THE INDIA Meteorological Department Tuesday predicted a normal monsoon season this year, with total seasonal rainfall likely to be 96 per cent of the long period average, with model error of five per cent. Rainfall in the range of 96 per cent to 104 per cent of the long period average (LPA) is categorised as ‘normal’. The LPA, the average rainfall in the monsoon season over a 50-year period between 1951 and 2001, is 89 cm spread evenly throughout the country.
The coming monsoon season is likely to narrowly escape the expected adverse impacts of an El Nino event developing in the equatorial Pacific Ocean, off the western coast of South America. The El Nino, which refers to an unusual warming of the sea surface in the Pacific Ocean, is known to impact weather events worldwide and, in India, is associated with a suppressed rainfall during the monsoon season.
Although neutral conditions are prevailing in the Pacific as of now, global climate models are predicting a 50-per cent chance of the development of an El Nino in the second half of the monsoon season. However, a similar phenomenon in the Indian Ocean, called the Indian Ocean Dipole, is currently in a favourable condition.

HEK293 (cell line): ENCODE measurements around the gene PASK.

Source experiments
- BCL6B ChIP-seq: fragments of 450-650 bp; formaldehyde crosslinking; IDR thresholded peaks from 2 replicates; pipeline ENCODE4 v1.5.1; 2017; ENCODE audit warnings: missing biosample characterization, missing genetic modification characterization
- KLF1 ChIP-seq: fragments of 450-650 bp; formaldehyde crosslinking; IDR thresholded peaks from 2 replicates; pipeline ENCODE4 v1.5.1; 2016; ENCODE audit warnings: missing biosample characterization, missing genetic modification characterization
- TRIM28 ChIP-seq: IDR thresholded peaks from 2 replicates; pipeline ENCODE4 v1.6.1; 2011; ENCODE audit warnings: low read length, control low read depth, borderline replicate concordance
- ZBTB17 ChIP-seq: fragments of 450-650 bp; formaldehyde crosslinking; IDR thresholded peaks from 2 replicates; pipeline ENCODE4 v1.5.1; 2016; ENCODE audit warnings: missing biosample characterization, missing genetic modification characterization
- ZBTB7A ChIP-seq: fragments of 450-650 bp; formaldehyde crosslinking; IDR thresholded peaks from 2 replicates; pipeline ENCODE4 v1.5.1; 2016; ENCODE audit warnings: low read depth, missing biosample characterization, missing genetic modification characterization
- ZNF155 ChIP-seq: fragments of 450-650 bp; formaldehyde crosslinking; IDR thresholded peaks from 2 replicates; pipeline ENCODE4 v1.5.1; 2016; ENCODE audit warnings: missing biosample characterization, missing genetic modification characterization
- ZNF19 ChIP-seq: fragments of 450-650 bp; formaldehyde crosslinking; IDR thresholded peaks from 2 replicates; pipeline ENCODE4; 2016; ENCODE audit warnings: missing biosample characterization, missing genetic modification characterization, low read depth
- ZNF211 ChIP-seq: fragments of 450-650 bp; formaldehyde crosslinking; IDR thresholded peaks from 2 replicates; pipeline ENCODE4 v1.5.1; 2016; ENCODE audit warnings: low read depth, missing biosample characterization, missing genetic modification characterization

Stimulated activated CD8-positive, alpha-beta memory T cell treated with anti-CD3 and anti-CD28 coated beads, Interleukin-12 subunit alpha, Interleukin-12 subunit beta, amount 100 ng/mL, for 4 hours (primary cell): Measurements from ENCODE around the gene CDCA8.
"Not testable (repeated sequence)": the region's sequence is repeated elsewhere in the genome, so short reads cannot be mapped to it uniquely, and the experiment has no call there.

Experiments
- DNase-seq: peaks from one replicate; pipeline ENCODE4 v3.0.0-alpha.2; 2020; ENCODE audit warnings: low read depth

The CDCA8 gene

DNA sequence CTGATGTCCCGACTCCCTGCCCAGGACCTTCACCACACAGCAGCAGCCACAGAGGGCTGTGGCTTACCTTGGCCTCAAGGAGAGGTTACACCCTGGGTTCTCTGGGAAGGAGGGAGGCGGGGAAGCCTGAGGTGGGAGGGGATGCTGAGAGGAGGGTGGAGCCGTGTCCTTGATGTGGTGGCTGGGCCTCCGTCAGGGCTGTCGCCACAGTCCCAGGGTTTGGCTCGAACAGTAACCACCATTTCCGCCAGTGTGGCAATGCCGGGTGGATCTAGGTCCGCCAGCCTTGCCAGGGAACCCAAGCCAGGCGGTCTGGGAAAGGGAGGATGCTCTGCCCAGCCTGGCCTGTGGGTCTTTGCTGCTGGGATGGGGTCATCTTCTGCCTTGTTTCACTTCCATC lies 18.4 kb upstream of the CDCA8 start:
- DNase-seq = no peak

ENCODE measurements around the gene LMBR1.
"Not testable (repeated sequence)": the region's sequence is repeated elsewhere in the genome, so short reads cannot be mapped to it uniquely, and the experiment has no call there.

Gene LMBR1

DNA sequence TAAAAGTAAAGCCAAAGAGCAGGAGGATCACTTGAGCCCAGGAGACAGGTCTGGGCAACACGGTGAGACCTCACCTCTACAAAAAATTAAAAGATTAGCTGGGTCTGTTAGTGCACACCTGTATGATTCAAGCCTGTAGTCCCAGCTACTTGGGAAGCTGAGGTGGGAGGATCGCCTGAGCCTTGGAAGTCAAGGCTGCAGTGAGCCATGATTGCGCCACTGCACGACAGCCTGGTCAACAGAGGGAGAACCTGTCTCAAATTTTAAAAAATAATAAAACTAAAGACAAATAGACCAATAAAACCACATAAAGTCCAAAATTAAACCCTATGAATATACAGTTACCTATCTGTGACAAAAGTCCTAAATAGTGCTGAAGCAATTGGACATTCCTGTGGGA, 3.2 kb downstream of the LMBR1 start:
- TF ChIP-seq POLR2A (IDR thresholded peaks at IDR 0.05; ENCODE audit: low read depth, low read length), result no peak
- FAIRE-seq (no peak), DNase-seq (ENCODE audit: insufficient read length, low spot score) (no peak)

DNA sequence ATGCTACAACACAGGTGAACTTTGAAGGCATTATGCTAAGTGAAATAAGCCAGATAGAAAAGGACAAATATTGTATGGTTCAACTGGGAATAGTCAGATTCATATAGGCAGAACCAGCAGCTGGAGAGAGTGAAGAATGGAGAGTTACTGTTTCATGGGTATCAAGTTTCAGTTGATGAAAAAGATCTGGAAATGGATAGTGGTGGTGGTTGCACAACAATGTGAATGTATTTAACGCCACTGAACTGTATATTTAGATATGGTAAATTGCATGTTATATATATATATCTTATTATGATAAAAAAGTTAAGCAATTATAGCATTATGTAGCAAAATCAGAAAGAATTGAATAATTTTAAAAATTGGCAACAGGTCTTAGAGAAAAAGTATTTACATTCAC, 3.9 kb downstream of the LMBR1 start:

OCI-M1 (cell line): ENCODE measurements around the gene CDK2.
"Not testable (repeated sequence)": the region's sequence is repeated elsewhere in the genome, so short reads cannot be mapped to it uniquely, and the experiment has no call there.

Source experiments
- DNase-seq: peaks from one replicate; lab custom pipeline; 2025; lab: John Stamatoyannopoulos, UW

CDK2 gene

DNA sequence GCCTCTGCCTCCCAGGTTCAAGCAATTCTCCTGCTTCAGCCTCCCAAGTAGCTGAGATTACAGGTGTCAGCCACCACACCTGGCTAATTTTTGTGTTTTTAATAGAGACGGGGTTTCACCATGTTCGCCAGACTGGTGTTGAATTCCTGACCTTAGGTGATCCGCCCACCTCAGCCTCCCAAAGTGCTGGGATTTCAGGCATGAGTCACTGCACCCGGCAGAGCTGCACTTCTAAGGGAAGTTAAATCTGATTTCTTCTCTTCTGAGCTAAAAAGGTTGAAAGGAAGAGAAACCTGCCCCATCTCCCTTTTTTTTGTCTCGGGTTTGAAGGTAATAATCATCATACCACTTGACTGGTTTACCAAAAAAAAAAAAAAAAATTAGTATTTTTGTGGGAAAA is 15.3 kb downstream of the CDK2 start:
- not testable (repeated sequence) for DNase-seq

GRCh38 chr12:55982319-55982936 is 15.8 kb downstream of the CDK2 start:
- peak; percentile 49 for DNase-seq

“A weak El Nino is likely to develop in the Pacific Ocean while the Indian Ocean Dipole is currently positive. These two effects have opposing impacts on the Indian monsoon and are likely to cancel each other out. We are therefore hoping for a normal monsoon season this year and expecting a good regional and temporal distribution of rainfall as well,” said IMD director general K J Ramesh.
The forecasts for regional and month-wise distribution of rainfall during the monsoon season is made in May when the IMD comes out with a revised, second-stage, long-range forecast. Ramesh said that since the El Nino was still predicted to be weak, there was greater uncertainty in assessing its impact on the monsoon. While a more reliable estimate was likely to emerge closer to the start of the monsoon season in June, there was a distinct possibility of monsoon falling below the normal range — as of now.
The forecast of 96 per cent rains is at the lowermost border of the normal range (96 to 104 per cent) and the IMD said there was only a 38 per cent chance that it would reach ‘near normal’, or closer to 100 per cent, levels. Last year, the IMD had forecast that rainfall in the monsoon season would be 106 per cent of LPA. The actual rainfall, however, was only 97 per cent of LPA.